Destination Tips: Go Underwater and Explore Sharks

In 2006 the International Shark Attack File (ISAF) undertook an investigation into 96 alleged shark attacks, confirming 62 of them as unprovoked attacks and 16 as provoked attacks. The average number of fatalities worldwide per year between 2001 and 2006 from unprovoked shark attacks is 4.3.

They seem safe, right?

Sharks are one of the world’s most feared and frightening creatures, yet little is actually known about these mysterious predators. Shark diving earns you the chance to encounter various types of sharks at a more personal level and you will soon realise that sharks are not the mindless killers that we’ve been led to believe. Most shark dive operators are there to raise awareness of this fact as well as educate society to help conserve and protect these magnificent creatures.

There are over 400 different types of species of shark. The smallest is the Dwarf Lantern Shark at only 15-20cm (6-8inches) compared to its much larger cousin the Whale Shark which has been recorded to be up to a gigantic 17 metres (59 feet). Some shark species you may be familiar with are Great Whites, Hammerheads, Tiger Sharks, Wobbegong, Bull Sharks and Makos. The more common shark dive tours are generally with Great Whites, Grey Nurses, Reef Sharks, Sandbar Sharks and Galapagos Sharks.

One of the greatest experiences of my life was cage diving with Great Whites in Cape Town, South Africa. In the early morning hours we travelled out of Cape Town’s beautiful city and headed for Gaansbai which is one of the world’s most popular dive sites for Great Whites. Out in the water, the first shark approached measuring at about 2.5 metres (over 8 feet) taking just nibbles out of the baited tuna. This shark seemed so placid and almost appeared shy in front of the humans. Shortly after the next 2 sharks arrived measuring to be about 3 metres (10 feet) using a much stronger attack on the bait.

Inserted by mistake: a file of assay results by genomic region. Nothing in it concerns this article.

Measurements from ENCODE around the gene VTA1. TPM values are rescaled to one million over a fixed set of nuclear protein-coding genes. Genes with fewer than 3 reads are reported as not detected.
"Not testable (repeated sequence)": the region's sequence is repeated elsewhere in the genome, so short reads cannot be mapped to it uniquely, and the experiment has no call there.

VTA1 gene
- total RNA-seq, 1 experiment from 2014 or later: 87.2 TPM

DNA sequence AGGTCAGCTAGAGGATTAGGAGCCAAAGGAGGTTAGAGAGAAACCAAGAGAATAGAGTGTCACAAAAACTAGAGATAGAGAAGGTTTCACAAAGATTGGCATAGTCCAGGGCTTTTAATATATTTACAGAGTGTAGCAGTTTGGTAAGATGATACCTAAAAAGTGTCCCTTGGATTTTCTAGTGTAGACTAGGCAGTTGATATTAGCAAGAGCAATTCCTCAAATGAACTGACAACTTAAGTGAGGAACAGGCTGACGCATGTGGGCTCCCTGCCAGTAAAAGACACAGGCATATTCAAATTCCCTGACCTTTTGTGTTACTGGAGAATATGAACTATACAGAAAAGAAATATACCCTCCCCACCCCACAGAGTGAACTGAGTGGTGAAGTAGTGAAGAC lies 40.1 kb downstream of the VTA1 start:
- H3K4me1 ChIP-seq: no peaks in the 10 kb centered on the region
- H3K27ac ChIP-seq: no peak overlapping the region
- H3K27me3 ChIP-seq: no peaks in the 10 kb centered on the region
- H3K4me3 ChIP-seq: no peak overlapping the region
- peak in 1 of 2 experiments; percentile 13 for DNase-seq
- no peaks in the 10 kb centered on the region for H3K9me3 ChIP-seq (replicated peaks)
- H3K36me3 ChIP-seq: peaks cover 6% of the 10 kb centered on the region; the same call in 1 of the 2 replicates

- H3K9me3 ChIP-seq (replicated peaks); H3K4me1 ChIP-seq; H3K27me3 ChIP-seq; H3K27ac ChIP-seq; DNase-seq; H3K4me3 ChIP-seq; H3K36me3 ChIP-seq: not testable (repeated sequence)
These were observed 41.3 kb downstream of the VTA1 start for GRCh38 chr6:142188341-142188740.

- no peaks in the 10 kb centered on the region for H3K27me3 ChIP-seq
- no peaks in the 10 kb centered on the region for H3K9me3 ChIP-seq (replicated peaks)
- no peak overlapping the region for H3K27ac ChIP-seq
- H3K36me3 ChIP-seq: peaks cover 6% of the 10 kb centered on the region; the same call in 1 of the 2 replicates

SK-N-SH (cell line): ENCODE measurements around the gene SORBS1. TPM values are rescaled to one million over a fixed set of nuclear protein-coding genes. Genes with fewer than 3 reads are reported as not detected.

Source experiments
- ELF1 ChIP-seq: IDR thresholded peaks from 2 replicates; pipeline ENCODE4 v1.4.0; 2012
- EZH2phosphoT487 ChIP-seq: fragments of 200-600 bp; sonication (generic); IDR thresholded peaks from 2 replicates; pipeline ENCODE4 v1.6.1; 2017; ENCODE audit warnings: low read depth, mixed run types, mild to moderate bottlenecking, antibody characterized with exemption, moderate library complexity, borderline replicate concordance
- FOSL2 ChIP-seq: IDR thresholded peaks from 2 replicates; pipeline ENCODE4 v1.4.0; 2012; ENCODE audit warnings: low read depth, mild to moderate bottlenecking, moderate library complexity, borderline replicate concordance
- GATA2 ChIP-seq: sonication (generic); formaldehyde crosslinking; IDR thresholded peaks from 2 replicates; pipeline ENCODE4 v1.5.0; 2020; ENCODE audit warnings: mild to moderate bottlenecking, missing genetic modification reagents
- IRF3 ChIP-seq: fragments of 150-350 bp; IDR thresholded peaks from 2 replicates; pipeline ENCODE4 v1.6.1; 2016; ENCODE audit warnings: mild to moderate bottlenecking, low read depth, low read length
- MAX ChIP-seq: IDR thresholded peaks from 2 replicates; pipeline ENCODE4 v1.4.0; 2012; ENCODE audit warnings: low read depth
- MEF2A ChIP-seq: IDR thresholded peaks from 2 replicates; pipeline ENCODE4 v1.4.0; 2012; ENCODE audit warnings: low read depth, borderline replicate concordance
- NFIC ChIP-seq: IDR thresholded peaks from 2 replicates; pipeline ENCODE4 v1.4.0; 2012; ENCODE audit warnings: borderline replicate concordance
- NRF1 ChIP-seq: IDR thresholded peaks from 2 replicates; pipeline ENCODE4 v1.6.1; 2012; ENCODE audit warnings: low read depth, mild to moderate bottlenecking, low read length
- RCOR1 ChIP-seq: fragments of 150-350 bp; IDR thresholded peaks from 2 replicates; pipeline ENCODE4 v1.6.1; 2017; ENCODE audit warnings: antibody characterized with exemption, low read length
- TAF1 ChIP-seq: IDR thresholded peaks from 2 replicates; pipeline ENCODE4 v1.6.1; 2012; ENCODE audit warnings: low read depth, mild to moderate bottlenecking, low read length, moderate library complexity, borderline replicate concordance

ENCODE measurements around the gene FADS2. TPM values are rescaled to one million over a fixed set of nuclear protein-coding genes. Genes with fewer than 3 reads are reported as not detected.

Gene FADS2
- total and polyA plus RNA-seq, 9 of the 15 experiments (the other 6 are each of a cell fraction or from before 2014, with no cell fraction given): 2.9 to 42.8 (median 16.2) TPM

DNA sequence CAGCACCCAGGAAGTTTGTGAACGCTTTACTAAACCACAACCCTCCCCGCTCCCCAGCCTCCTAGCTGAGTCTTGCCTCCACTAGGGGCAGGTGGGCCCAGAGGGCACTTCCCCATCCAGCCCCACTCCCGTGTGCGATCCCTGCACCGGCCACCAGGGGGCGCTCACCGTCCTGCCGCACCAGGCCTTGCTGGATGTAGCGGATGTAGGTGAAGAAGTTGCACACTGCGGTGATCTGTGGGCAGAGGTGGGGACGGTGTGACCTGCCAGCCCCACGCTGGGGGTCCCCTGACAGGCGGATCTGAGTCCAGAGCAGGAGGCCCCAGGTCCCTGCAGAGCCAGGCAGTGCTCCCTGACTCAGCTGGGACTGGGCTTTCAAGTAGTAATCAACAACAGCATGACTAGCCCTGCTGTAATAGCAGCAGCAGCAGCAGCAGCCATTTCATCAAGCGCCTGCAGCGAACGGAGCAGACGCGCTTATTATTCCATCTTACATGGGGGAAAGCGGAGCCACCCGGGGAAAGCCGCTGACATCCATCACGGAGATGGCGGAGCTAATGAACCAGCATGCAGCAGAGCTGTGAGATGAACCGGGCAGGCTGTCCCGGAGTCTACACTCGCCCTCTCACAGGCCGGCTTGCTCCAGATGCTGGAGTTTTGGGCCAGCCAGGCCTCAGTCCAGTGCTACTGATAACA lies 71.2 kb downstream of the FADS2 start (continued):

Their presence however was short lived as the boss of the area came in for his prey. The last shark of the day was 4.5 metres (15 feet) in length and looked like a camouflaged submarine. From a distance the only warning you have is a brief shimmering white light, then without warning this monster shark is upon the bait. This shark was the most aggressive, attacking at high speeds and even breaching the surface whilst also smacking into the cage as a warning for us to stay away from his food.

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